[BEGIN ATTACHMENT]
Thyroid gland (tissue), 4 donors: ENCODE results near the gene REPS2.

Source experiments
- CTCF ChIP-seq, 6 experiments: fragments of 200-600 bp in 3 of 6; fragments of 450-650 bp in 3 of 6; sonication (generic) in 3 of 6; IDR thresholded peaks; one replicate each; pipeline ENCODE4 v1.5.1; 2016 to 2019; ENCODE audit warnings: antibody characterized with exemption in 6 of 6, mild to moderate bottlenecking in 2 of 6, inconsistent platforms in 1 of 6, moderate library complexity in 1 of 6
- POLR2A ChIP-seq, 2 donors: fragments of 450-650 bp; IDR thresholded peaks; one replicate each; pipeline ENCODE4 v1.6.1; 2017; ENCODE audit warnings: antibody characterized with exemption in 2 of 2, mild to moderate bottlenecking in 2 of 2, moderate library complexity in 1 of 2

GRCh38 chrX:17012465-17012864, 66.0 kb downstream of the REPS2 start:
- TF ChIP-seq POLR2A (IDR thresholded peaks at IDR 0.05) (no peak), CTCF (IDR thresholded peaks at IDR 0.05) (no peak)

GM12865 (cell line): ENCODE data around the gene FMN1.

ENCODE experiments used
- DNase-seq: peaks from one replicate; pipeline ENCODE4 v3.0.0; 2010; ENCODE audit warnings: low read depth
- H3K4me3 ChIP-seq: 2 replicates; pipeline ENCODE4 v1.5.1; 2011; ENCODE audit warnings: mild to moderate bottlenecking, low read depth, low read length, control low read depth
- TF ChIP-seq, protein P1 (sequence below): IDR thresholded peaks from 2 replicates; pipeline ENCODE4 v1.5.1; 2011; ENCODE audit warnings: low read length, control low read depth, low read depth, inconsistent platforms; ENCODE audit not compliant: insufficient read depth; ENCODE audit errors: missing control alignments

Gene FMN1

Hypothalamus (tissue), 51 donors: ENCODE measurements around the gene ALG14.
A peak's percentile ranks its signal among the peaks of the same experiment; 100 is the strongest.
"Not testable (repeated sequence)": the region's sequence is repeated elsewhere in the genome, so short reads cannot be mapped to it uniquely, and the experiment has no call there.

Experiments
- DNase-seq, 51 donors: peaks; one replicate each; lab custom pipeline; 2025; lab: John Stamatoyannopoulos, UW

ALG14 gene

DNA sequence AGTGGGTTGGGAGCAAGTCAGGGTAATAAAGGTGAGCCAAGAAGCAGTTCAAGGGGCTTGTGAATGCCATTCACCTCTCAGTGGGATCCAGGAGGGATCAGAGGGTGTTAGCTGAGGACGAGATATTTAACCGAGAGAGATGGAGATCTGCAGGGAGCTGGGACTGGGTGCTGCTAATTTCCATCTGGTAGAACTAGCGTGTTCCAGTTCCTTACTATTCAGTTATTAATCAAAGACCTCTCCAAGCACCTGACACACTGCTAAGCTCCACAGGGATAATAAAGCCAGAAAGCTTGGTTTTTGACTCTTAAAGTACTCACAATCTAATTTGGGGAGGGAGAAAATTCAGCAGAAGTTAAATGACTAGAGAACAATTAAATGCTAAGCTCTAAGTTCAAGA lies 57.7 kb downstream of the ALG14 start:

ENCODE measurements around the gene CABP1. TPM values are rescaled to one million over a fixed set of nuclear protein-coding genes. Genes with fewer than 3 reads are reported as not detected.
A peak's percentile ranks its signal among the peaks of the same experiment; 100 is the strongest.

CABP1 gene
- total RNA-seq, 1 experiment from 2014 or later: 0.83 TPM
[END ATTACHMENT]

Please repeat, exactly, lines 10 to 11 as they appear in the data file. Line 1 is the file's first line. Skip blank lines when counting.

- H3K4me3 ChIP-seq: 2 replicates; pipeline ENCODE4 v1.5.1; 2011; ENCODE audit warnings: mild to moderate bottlenecking, low read depth, low read length, control low read depth
- TF ChIP-seq, protein P1 (sequence below): IDR thresholded peaks from 2 replicates; pipeline ENCODE4 v1.5.1; 2011; ENCODE audit warnings: low read length, control low read depth, low read depth, inconsistent platforms; ENCODE audit not compliant: insufficient read depth; ENCODE audit errors: missing control alignments